Q&A With Rebecca Lee: Object Lessons

Writer Rebecca Lee lives in Charlottesville, Virginia. She has published with The Noctua Review, Cleaver Magazine, Rebecca LeeExistere Journal, The Rusty Nail.  Her blog is at www.AWordOfSubstance.com

Q. Tell readers about yourself and your writing goals.
A. Writing is my #1 passion in life. I’ve been writing since I could pick up a pen.  My main writing goal for the future is to publish a collection of short stories and vignettes.

Q. Your blog is an eclectic collection on a variety of topics. Comments from some readers refer to it as being quirky and original. Talk about the premise of the blog and why you started it.
A. My blog is mostly about objects personified. When I first started the blog I wanted to be able to write about anything and make it interesting. I hope that’s what I’ve been able to accomplish.

Q. Why write about what some would consider irrelevant, I mean power outlets? How can this be relevant?
A. Lately I’ve been writing about any kind of object that I think relates to a news article. The power outlet seemed like a perfect fit for the news surrounding college rape. Words have a way of seeping through the subconscious mind and piecing themselves into a way that makes sense. Even if those words are describing objects, one can still grasp the deeper meaning.

Q.Object enthusiast. Fiction writer. Six word stories on twitter.” That’s you’re Twitter profile. What does it all mean?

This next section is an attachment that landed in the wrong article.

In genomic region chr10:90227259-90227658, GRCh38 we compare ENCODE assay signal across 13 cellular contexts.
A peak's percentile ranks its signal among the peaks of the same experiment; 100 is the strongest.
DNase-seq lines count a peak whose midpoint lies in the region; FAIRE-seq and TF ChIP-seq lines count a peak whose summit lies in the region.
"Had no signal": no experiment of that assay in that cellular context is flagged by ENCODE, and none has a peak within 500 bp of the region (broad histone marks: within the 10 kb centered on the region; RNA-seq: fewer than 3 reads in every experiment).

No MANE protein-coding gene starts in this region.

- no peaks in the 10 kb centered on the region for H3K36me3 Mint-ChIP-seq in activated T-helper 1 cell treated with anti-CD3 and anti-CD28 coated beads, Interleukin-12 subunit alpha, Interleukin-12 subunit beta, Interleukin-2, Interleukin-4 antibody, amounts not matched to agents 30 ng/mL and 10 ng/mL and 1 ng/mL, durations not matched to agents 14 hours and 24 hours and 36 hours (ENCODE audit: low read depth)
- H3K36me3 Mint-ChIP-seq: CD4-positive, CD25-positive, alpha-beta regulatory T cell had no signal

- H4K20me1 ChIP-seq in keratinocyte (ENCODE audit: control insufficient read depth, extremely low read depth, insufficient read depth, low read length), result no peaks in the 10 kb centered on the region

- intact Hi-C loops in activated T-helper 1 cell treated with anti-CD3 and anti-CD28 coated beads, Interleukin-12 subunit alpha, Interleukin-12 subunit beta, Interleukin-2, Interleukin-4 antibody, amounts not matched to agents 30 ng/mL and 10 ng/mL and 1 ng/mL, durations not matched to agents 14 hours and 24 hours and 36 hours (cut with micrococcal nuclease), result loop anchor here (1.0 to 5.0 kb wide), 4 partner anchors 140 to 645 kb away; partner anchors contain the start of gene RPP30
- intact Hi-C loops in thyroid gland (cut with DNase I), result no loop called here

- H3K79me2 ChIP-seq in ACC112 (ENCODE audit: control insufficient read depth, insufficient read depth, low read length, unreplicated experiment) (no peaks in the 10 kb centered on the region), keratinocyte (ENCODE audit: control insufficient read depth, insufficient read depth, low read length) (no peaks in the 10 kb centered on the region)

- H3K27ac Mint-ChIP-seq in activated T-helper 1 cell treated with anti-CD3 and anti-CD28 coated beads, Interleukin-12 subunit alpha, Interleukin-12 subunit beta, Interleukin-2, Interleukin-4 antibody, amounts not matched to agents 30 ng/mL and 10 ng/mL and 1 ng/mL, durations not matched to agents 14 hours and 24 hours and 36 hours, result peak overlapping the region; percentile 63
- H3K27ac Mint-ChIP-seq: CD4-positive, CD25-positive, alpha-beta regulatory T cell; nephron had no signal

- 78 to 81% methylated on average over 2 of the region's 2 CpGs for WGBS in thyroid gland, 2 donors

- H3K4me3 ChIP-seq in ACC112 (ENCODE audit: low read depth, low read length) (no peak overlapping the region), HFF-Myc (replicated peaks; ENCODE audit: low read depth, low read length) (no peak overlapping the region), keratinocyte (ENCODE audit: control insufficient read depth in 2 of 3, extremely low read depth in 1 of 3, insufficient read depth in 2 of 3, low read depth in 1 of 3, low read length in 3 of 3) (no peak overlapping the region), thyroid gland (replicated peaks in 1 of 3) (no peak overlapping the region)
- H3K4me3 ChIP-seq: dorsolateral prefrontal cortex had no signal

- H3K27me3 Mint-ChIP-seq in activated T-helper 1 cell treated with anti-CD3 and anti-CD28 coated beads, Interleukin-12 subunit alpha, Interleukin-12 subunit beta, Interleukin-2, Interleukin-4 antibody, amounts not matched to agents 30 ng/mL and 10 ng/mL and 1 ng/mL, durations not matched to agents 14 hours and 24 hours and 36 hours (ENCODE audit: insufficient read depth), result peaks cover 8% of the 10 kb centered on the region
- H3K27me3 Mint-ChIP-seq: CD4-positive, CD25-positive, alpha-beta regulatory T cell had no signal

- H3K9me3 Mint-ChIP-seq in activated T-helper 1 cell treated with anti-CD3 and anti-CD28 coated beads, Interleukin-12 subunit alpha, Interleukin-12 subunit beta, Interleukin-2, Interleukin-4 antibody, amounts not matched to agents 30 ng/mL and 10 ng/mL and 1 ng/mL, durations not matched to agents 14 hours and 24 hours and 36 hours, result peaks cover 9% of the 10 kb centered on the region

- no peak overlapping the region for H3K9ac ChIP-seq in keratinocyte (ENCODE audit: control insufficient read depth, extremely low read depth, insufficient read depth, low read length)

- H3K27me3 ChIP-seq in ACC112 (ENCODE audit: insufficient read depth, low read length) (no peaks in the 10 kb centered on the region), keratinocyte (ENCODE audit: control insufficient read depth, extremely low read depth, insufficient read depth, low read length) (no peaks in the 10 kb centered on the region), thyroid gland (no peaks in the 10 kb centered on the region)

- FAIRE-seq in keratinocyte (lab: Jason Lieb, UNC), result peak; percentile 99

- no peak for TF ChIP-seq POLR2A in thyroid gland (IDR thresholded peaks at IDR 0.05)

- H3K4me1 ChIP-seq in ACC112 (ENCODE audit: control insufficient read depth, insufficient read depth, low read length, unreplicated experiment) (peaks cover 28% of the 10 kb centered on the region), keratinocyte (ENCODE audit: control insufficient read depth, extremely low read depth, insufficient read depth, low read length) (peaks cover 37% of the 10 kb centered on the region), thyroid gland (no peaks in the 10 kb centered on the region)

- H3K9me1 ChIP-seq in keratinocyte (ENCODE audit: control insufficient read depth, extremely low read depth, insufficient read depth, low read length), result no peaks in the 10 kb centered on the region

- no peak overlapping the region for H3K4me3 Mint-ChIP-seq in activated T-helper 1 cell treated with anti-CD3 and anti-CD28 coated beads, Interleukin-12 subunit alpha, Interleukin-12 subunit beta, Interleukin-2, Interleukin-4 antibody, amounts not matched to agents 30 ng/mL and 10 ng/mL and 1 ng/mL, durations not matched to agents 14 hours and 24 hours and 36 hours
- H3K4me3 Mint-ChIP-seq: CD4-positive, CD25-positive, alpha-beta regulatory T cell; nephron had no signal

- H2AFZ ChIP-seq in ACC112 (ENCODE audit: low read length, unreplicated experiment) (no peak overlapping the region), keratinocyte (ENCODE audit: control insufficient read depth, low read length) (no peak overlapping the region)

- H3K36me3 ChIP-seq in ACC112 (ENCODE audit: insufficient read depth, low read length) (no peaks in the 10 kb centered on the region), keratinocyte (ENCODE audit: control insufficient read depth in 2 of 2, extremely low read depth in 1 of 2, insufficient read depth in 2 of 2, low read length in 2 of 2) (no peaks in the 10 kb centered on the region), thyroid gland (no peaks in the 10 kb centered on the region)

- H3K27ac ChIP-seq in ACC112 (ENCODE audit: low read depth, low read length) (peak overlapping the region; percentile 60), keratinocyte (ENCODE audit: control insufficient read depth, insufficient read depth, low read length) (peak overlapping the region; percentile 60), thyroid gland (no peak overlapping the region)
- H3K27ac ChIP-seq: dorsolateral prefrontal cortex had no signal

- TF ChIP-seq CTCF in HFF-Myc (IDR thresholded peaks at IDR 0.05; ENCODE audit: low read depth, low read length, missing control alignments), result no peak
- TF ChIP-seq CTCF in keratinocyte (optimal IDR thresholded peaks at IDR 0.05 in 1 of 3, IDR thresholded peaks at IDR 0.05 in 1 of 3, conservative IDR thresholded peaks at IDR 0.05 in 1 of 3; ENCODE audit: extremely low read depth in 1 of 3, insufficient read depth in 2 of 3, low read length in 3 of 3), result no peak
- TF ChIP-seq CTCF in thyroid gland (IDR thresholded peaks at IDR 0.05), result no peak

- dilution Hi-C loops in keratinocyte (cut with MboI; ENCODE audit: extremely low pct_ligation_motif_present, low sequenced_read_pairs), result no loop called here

A. I’m a big fan of inanimate objects. If something isn’t alive, you can create and attach any sort of feeling to it. Who’s to say a silver spoon doesn’t feel a certain way? We’ll never know.

As for the six word stories – I came across Hemingway’s story and was inspired. He wrote: For sale: baby shoes, never worn. In just those six words, he said it all.

Q. In one sentence, describe yourself as a writer.
A. For sale: words with hopeful promise.

Q. What do you find most challenging, concept development or writing?
A. Depends on the writing and the concept. In general I find poetry to be the most natural form of writing and essays to be more challenging. Depending on the topic, my feelings can change.

Q. What do you wish people knew about you as a writer?
A. I write about everything. My blog focuses mostly on stories surrounding objects, however I write non-fiction and poetry as well.

Q. You have been published in a number of literary journals for your short fiction and nonfiction. How do you decide where you will submit your work and how do you handle rejection?
A. I read a lot of literary magazines. I spend a lot of time on Duotrope. I take writing classes with other students who also submit their work to various places. I always have an eye out for publications.

In terms of rejection, I think I might be a rejection addict. When I was eleven, I asked a boy to dance with me at a school social and he turned me down. It was love at first sight. Rejection gives me an energy that encourages me to try harder.

Q. What encouragement would you offer writers about getting published?
A. Read a lot of literary magazines. Find the best one that fits your style and keep trying.

Q. What are you working on now or what would you like people to know about your work and where they can find it?
A. I am working on a collection of short stories and vignettes as well as a memoir. My published online writing is available at Linden Ave Literary Journal, Haggard and Halloo Publications,  Chicago Record, *82 Review, and in the next issue of Cleaver Magazine. For print publications, I have been featured in The Rusty Nail, The Noctua Review, and Existere Journal. For regularly updated writing, please visit  www.AWordOfSubstance.com

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